Even with this type of surgery, you’re often allowed to go home the same day, although some patients may have to have an overnight in hospital. Your leg might feel sore and uncomfortable for up to two weeks afterwards, so you should arrange to be absent from work for up to three weeks to give you time to get back on your feet properly.
Once a vein has been operated on, patients shouldn’t need any further treatment. However, if you’re susceptible to varicose veins you should be aware that others may form in different areas of the leg.
What Other Treatment Options are THere?
There may be times when non-surgical or surgical options are simply not right for you. Here are the other methods of treatment used to help control varicose veins.
Your doctor may simply advise that you use compression stockings to help keep your symptoms under control. This will simply and effectively relieve any swelling and aching in your legs. This method of treatment is usually advised if you are pregnant. If you’ve had either surgical or non-surgical treatment for varicose veins, you’ll also be advised to wear compression stockings for aftercare.
Can complications arise from varicose veins?
If left untreated it is possible that varicose veins can give complications. There are some patients who may notice that their skin changes color around the legs. It will usually turn brown or purple and might sometimes be accompanied by a rash, known as varicose eczema.
You should also be aware that the following complications can also arise:
If you have an accident and your leg is cut near the vein, the varicose vein can start to bleed. This will stop quickly if firm pressure is applied.
Wounds or small cuts near varicose veins can take longer to heal, and in some cases can form an ulcer of this nature which will require medical assistance.
Blood clots can form in the veins, making the varicose vein unusually red or painful.
Deep vein thrombosis (DVT)
Sufferers of varicose veins are more likely to be susceptible to DVT. If your calf swells or becomes very painful, consult your doctor straight away.
Is it possible to prevent varicose veins?
In short, no. There are no medically proven ways to combat them or stop them appearing. However, there are some suggestions below that might prove useful in helping reduce the chances of them appearing:
Don’t stand still or sit still for excessive periods of time. Keep moving
Exercise regularly, and include swimming and walking in your routine
Keep your weight healthy and look at ways of reducing it, if you’re carrying too many extra pounds
When resting, put your feet up properly.
Myths and Misconceptions About Varicose Veins
Support Stockings Will Completely Eradicate Varicose Veins
Unfortunately not. They can help to compress varicose veins and will aid in helping the other veins in your legs work better, but they will not eradicate the issue completely. They’re a temporary respite from the problem and will give symptomatic relief only.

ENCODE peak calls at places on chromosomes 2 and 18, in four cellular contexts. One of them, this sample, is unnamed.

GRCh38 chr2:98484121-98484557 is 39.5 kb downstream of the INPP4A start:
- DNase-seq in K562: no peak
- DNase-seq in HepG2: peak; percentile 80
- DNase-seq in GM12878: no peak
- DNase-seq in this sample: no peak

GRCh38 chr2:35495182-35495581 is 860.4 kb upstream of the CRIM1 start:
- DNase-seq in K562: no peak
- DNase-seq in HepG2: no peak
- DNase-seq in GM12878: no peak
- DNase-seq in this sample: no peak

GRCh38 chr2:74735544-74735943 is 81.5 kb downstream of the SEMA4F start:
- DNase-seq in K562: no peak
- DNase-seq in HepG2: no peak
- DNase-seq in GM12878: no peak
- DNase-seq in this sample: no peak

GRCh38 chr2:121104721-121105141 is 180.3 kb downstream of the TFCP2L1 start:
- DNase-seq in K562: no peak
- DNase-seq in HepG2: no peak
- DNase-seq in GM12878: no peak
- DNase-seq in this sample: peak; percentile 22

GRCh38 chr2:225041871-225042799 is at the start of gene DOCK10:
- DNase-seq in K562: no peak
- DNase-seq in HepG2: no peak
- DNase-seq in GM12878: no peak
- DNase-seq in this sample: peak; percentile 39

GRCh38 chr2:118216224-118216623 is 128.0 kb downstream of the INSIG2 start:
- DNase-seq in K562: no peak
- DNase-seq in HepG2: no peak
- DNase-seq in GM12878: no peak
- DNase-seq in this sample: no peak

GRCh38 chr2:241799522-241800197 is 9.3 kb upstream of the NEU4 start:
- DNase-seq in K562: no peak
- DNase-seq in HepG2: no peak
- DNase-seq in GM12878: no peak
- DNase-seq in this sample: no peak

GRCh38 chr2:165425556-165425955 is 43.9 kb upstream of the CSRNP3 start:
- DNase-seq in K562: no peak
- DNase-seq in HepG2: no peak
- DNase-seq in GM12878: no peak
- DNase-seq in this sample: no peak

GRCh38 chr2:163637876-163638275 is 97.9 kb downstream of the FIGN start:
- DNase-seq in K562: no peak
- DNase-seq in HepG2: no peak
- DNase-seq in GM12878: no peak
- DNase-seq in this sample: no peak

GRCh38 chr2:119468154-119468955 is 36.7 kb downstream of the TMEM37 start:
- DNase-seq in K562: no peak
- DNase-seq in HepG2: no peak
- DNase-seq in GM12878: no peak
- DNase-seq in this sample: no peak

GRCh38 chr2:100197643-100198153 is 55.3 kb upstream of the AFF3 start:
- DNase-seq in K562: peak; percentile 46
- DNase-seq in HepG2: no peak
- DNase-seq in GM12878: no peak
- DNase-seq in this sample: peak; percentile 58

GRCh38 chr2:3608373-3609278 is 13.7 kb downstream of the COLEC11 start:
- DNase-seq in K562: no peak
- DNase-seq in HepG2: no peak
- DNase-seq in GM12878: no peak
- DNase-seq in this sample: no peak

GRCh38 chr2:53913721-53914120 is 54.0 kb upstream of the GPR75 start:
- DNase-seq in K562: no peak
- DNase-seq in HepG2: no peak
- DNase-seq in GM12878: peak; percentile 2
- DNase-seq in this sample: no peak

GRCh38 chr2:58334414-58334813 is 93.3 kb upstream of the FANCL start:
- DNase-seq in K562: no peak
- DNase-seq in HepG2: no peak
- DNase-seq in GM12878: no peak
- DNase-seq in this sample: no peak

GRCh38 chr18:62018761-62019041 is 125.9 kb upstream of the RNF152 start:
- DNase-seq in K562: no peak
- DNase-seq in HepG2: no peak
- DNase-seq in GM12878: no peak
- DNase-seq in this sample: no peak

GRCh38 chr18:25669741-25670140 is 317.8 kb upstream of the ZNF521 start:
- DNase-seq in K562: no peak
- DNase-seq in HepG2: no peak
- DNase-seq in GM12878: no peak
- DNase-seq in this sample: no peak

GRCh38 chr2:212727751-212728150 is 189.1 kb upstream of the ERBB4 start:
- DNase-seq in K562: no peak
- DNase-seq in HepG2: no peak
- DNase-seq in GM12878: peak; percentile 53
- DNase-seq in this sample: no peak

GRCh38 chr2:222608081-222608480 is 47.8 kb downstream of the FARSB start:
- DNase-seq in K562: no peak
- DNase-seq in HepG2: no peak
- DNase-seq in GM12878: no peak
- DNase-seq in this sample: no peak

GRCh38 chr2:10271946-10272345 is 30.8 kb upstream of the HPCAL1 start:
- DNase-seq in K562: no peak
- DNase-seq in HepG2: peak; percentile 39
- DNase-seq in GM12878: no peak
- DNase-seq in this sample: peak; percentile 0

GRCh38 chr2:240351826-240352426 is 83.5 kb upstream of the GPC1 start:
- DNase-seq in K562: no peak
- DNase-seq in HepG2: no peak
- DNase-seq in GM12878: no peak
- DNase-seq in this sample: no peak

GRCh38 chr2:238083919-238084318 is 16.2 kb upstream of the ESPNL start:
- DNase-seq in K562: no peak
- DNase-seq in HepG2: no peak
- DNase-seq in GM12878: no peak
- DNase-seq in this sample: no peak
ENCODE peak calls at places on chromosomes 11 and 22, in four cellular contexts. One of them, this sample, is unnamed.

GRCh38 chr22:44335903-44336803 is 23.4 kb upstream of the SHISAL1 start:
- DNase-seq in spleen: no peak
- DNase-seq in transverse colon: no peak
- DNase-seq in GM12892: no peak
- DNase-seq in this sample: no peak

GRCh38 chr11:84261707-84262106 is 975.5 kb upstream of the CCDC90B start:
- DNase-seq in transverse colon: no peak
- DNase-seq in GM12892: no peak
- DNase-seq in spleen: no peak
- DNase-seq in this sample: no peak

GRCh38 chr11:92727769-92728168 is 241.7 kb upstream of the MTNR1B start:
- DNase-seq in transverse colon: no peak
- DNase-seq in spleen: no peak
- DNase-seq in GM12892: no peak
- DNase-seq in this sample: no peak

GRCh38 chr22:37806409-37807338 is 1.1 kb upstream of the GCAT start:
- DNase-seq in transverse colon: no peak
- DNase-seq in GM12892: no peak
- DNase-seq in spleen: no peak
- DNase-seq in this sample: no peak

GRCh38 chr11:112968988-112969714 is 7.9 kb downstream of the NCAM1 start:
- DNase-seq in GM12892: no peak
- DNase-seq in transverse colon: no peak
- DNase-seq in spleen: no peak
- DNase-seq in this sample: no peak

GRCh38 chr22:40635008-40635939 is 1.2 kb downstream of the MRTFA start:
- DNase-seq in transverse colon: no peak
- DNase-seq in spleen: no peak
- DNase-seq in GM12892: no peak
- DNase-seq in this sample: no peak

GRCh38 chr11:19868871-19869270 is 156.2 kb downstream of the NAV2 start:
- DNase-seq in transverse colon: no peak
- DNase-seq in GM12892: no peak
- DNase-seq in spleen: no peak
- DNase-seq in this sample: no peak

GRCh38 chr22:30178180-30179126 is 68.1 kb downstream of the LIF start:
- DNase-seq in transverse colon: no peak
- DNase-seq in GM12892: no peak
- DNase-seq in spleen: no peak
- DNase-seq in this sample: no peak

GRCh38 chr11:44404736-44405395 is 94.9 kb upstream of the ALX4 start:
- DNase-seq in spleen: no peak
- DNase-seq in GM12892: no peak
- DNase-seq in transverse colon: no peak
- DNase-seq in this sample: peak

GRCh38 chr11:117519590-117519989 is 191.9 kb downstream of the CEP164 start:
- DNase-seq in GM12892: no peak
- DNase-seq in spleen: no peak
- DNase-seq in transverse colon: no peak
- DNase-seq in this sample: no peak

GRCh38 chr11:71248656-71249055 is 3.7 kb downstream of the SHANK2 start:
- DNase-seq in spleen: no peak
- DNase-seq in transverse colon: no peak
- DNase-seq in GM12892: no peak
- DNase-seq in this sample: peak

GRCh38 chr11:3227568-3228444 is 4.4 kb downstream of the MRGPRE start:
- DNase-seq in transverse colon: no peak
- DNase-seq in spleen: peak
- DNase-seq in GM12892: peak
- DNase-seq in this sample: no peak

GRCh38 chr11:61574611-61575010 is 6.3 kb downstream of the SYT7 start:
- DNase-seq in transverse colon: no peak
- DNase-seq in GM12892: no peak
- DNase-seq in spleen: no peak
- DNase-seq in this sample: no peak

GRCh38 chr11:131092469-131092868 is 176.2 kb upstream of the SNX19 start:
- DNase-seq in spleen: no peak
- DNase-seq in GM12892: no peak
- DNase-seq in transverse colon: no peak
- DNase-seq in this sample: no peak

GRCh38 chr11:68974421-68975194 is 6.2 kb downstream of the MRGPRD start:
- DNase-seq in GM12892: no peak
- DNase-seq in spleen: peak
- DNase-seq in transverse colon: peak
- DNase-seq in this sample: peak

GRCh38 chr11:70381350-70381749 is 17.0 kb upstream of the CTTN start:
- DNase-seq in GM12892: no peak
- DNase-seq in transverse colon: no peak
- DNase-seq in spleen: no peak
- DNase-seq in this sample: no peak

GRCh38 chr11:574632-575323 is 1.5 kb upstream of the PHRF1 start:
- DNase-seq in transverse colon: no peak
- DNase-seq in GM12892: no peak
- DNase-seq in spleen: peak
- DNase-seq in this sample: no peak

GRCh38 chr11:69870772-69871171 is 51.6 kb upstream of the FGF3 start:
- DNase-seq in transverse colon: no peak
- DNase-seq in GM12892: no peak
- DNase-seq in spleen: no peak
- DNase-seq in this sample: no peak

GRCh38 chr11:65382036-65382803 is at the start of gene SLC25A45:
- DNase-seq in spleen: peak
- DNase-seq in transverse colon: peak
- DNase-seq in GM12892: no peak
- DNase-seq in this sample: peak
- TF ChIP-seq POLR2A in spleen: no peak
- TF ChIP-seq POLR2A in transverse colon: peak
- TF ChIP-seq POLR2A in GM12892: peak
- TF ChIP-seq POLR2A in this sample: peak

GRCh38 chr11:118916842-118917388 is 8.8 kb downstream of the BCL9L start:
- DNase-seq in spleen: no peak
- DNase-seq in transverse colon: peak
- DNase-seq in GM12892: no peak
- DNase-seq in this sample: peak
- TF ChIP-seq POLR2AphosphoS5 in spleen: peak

You Absolutely Have to Have Surgery to Deal with Varicose Veins
No. As we’ve outlined above there are a range of different non-surgical and other options to help treat the condition and medicine has advanced in the last decade or so. There are techniques that can be used that mean full surgery is no longer necessary. This is definitely a myth. Up until a decade ago, surgery was the only solution for varicose veins.
Varicose veins will always come back no matter how much surgery you have
Not true. If veins like this do reappear, it’s more than likely down to a different vein going wrong, rather than one that has already been operated on. If you’re susceptible to them, you always will be and there’s little you can do, but many people have the issue once, have it treated and they never recur.
Medical insurance won’t cover varicose veins so there’s no point getting them treated
This can go either way. If the varicose veins are accompanied by valvular insufficiency and reflux then your insurance will cover you.
If this is the case and you have symptoms from the reflux, have tried treatment methods like support stockings, and they’ve failed to help, then you are eligible for treatment of the varicose veins under your insurance.
Only women suffer from varicose veins
For the most part, there will be more cases of women suffering from the condition, but it’s a myth to suggest only women can get them. Men will suffer from them too, and the numbers of them are on the increase.
You can treat varicose veins at home
You can help minimize the symptoms and use treatments such as support or compression stockings to help with pain and discomfort, but there are no other medically recognised or recommended treatments for getting rid of varicose veins that can be bought for use at home. Any online tutorials or videos professing to do so should be avoided. The best way to treat varicose veins is to visit a properly qualified healthcare practitioner who will be able to correctly identify and diagnose the condition, before recommending the right method of treatment for you. There are a lot of questionable sources of advice and treatment online, it is always best to seek professional help for any medical condition.
Varicose vein treatment is strictly cosmetic
Not true in the slightest. Varicose veins are caused by valvular insufficiency, which will often be shown up if a patient has a duplex scan. There are many symptoms including: pain, swelling, aching, cramping, itching, burning and restless legs.
If this is the case for you and you find yourself noticing these symptoms, then the resulting varicose veins are not cosmetic and are as a result of a defect in your valves. Once this is documented, at least with varicose veins, insurance companies frequently will cover their treatment.
References and Further Reading